Posted at: 11/26/2013 5:53 PM
| Updated at: 11/26/2013 6:18 PM
By: Bill Lambdin
NASSAU - For 16 years until it was made illegal about 1968, General Electric, Schenectady Chemical and others dumped various compounds into land owned by a guy named Dewey Loeffel in Nassau, Rensselaer County.
The toxic brew, including PCB's, started leaching away from the dump site and polluting nearby groundwater, as well as flowing into Nassau Lake and other waterways.
Nassau Town Supervisor David Fleming described "an absolutely beautiful community, horrifically scared, as our residents will tell you, by decades of corporate greed and government incompetence."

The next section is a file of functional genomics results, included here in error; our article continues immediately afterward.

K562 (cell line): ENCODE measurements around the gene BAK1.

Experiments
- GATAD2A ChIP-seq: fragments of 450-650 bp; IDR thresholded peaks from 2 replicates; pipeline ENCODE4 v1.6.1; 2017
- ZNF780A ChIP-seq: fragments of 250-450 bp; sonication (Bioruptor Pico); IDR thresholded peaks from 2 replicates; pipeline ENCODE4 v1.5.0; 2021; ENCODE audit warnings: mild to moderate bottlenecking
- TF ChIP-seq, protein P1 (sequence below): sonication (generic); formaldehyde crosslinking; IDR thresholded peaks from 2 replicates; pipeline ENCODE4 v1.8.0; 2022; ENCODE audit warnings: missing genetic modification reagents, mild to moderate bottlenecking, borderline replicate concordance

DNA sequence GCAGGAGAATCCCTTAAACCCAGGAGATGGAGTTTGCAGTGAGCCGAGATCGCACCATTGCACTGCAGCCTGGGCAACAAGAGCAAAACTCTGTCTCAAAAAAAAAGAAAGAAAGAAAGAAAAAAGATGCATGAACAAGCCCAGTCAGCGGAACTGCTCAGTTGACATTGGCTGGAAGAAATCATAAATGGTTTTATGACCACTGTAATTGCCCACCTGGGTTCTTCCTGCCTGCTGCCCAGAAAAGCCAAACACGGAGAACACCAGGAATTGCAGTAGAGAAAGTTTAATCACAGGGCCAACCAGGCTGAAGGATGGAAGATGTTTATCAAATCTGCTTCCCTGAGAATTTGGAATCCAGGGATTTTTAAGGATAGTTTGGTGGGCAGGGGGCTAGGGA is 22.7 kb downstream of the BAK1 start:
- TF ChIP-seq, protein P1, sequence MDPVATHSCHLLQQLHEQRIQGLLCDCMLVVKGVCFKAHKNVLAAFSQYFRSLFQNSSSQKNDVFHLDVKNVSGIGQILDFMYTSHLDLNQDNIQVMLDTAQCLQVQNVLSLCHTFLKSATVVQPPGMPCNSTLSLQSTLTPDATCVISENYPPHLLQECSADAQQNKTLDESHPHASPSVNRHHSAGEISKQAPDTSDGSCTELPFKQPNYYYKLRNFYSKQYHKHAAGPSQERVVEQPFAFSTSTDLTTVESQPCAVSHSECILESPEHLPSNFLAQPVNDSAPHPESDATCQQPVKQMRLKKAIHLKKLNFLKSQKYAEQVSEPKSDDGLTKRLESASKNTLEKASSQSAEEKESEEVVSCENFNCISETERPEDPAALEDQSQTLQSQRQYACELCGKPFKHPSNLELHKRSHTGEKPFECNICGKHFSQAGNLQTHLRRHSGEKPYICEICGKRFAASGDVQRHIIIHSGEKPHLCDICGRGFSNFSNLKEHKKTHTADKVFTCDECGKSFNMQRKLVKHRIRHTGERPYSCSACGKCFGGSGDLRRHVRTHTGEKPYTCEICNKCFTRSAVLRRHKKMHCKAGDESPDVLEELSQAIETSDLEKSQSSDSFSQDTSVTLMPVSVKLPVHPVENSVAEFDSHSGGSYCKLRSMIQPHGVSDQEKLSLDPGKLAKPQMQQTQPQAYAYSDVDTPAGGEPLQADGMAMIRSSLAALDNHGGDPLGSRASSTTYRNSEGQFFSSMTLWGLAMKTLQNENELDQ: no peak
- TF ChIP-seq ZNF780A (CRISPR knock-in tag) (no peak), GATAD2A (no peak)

Property value suffered.
Residents wondered if health problems might be traced to the pollution.
Local government had little money. State and federal authorities appeared not to want answers.
The federal Environmental Protection Agency added the dump to its list of worst pollution sites in 2011.
Now they're opening a plant to treat contaminated groundwater and are pushing for more complete and much more expensive clean-up.
"We fully intend to have those companies clean up the site," said EPA Regional Administrator Judith Enck.
For locals it's long overdue.
"We're standing on someone's doorstep and they're in tears talking to you about the impacts on their family, whether they be health impacts or the fact that they can't sell their house," said Supervisor Fleming. "I mean (it's) the only investment that they have and their house is worthless."